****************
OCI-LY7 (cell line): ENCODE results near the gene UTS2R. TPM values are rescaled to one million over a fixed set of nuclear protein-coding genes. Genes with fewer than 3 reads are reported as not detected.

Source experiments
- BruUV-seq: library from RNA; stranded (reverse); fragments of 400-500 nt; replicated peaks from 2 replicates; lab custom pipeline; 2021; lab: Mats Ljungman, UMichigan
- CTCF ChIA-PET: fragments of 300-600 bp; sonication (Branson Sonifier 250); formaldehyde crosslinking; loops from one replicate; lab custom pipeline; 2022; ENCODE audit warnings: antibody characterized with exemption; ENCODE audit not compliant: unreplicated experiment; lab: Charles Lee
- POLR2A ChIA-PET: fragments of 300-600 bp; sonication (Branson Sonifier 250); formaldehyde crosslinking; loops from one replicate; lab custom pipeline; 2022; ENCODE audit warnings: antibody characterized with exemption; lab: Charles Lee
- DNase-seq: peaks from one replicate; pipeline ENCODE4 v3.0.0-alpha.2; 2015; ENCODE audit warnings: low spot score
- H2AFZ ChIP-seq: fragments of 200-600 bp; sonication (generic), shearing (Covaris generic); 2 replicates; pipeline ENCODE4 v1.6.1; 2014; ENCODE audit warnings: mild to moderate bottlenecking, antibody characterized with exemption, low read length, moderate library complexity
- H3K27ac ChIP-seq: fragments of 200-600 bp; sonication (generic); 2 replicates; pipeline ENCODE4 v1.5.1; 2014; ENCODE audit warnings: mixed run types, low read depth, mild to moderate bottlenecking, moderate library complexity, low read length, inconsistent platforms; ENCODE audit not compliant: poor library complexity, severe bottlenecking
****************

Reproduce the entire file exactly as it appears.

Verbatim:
OCI-LY7 (cell line): ENCODE results near the gene UTS2R. TPM values are rescaled to one million over a fixed set of nuclear protein-coding genes. Genes with fewer than 3 reads are reported as not detected.

Source experiments
- BruUV-seq: library from RNA; stranded (reverse); fragments of 400-500 nt; replicated peaks from 2 replicates; lab custom pipeline; 2021; lab: Mats Ljungman, UMichigan
- CTCF ChIA-PET: fragments of 300-600 bp; sonication (Branson Sonifier 250); formaldehyde crosslinking; loops from one replicate; lab custom pipeline; 2022; ENCODE audit warnings: antibody characterized with exemption; ENCODE audit not compliant: unreplicated experiment; lab: Charles Lee
- POLR2A ChIA-PET: fragments of 300-600 bp; sonication (Branson Sonifier 250); formaldehyde crosslinking; loops from one replicate; lab custom pipeline; 2022; ENCODE audit warnings: antibody characterized with exemption; lab: Charles Lee
- DNase-seq: peaks from one replicate; pipeline ENCODE4 v3.0.0-alpha.2; 2015; ENCODE audit warnings: low spot score
- H2AFZ ChIP-seq: fragments of 200-600 bp; sonication (generic), shearing (Covaris generic); 2 replicates; pipeline ENCODE4 v1.6.1; 2014; ENCODE audit warnings: mild to moderate bottlenecking, antibody characterized with exemption, low read length, moderate library complexity
- H3K27ac ChIP-seq: fragments of 200-600 bp; sonication (generic); 2 replicates; pipeline ENCODE4 v1.5.1; 2014; ENCODE audit warnings: mixed run types, low read depth, mild to moderate bottlenecking, moderate library complexity, low read length, inconsistent platforms; ENCODE audit not compliant: poor library complexity, severe bottlenecking